May 4, 2021 – Last week, opponents to a California bill pushing back against a proposed ban on billboard ads for licensed cannabis businesses touted a study they say claimed marijuana use is up significantly among youth in the state following legalization. On closer look, however, the study they cite is an an analysis of the CA Dept. of Education’s Health Kids Survey which found no such rise in use, only a slight rise in self-reported use in the past 30 days by 7th graders that could be the result of a change in the survey question to clarify that “use” meant vaping or edibles as well as smoking.
Lifetime marijuana use by California students showed a similar pattern in the survey, with 11th graders’ admitted use dropping from 31.9% to 29.2% , 9th graders dropping from 17.4% to 17.1%, and 7th graders upticking from 4.2% to 6.3%, again attributed perhaps to a change in the question asked (Table A6.2).
Yet, the analysis as cited by opponents claims an 18% increase in the “likelihood” of lifetime use and a 23% increase in past 30-day use, following a seven-year decline in marijuana use (actually, the decline started more like 25 years ago, after Prop. 215 legalized medical marijuana in California). The researchers seemed to be adjusting for an assumption that a further decline in youth use would have been expected based on the years prior to 2018-9; however a leveling off is not an increase. The researchers added that, “was not significantly associated with frequency of past-30-day use among users,” so although kids may be trying marijuana, they aren’t using it more frequently since legalization.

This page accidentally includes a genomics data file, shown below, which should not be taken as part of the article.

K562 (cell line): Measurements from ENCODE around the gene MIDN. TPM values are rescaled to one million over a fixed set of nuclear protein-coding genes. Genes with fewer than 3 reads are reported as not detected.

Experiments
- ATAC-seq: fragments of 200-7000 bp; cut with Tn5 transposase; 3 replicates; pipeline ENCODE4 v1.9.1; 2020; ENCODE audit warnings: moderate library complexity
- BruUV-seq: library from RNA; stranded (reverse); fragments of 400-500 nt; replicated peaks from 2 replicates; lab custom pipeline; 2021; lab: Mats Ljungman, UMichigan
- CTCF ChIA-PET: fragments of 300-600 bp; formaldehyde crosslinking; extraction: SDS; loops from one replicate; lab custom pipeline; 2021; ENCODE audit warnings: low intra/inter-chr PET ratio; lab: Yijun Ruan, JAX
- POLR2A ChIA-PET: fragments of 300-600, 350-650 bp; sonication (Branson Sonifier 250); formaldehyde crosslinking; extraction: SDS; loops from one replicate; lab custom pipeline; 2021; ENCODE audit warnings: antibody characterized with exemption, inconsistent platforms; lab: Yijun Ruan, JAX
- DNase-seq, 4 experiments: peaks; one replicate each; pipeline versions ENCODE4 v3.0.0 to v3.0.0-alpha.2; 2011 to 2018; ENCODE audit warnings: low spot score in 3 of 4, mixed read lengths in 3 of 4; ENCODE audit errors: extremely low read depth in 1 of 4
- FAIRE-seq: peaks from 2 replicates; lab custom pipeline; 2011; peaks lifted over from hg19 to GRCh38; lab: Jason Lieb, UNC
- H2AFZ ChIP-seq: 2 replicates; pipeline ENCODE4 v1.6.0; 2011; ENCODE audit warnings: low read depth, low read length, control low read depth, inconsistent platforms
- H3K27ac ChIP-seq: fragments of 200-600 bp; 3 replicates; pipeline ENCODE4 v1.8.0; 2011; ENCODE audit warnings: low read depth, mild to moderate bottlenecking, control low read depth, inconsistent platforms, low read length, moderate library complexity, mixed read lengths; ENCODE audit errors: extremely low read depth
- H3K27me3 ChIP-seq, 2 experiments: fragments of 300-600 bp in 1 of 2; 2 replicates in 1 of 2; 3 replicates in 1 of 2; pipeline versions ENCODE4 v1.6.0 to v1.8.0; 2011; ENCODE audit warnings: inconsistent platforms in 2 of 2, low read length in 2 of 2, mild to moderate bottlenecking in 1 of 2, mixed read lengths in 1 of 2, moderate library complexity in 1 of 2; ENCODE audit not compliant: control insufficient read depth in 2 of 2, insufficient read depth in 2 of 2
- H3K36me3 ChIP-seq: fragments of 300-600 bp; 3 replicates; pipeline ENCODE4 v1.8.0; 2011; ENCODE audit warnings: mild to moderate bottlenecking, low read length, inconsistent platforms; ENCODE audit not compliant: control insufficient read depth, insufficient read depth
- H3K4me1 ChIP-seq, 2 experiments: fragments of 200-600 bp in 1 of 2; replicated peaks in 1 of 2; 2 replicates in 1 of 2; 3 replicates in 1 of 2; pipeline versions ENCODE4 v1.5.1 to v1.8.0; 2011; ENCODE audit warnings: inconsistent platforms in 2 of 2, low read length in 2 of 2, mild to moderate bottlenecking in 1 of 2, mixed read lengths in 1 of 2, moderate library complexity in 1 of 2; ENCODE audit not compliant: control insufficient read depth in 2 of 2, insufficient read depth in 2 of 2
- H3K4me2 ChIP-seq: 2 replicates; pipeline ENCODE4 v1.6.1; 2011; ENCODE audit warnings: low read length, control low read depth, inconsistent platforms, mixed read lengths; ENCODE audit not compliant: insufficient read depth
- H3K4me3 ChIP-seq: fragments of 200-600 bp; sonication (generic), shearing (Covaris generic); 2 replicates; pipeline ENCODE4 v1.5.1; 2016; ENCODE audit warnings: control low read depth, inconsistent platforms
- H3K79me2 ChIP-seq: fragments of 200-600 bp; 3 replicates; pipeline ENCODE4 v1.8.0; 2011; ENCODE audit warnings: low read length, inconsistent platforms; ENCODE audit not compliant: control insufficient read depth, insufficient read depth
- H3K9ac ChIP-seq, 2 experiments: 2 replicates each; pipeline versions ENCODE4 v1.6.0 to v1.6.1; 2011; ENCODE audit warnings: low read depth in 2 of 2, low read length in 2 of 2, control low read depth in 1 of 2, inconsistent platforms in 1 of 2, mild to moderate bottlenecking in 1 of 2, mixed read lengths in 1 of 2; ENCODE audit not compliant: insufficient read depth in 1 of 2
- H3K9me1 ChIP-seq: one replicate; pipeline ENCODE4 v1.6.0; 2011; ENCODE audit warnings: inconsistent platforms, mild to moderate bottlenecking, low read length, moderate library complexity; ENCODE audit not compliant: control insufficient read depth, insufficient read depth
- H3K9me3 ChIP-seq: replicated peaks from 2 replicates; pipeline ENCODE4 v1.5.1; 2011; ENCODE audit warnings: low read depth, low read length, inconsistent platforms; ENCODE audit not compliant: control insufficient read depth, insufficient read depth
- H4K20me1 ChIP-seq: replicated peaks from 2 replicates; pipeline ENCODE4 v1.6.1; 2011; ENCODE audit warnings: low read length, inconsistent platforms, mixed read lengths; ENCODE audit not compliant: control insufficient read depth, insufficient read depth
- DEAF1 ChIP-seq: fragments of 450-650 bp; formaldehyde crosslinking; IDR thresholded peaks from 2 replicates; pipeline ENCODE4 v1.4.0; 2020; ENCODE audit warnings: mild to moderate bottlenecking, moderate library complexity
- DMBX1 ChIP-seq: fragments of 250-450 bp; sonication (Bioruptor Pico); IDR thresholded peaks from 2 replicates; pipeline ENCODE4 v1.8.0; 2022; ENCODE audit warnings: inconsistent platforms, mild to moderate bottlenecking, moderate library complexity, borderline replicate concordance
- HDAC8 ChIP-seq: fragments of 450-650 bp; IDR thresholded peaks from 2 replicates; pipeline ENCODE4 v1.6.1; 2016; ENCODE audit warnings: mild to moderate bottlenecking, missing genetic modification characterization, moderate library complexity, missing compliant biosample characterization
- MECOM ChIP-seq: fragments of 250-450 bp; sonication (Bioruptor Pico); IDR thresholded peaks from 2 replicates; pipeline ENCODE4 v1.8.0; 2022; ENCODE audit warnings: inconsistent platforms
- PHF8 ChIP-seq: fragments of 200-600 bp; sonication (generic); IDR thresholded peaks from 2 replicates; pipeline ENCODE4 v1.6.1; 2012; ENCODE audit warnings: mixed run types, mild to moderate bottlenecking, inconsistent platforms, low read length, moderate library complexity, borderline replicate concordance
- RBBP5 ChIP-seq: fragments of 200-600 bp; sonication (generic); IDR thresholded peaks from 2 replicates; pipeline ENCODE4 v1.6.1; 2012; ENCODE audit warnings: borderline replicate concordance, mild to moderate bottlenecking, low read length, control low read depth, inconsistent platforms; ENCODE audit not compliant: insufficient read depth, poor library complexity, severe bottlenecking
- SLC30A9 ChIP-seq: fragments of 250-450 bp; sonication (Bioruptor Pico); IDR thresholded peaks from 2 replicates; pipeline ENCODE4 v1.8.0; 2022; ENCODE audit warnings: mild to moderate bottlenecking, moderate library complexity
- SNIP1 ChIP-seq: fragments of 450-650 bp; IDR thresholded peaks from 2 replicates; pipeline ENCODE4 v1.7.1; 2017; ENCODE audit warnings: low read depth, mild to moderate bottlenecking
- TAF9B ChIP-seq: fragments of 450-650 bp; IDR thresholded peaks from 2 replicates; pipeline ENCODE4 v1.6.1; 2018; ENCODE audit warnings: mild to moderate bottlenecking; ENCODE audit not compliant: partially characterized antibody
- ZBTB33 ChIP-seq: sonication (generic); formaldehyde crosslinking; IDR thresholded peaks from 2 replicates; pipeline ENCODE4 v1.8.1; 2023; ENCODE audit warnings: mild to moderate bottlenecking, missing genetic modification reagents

The group performing the “multilevel logistic regression analyses” on the data is PIRE (Pacific Institute for Research and Evaluation), which has no direct affiliation with a university and instead lists a group of “client/partners” including the DOD, DOJ, NIH, etc., and among its “academic partners” the Center on Addiction & Substance Abuse (CASA) at Columbia University, long known for its anti-marijuana studies (which are what the government is far more likely to fund).
A study from UCSD looking at similar years found no uptick in teen use. NORML is not aware of data from any other state attributing an increase in teen use post-legalization. A recent study commissioned by the Insurance Institute for Highway Safety found no underage sales at licensed California cannabis retailers. Read about earlier years’ studies on youth marijuana use in California.
Perhaps reason is starting to invade politics in California: Asm. Quirk’s AB 1302, allowing for restricted cannabis billboard ads, advanced out of committee last week while a competing bill from Asm. Jacqui Irwin to effectively ban them did not advance. Irwin quoted the PIRE study in an oped in the Ventura County Star claiming “data doesn’t lie.”
UPDATE 5/6 – The National Institute on Drug Abuse and other federal agencies are accepting grant applications to support research on the “effects of changes in the legal status of cannabis on health-related behaviors and outcomes” and the “effects of variations in the legal provisions applicable to legalized cannabis.” Listed as a scientific contact is someone from the National Institute on Alcohol Abuse and Alcoholism (NIAAA), which funded the PIRE study.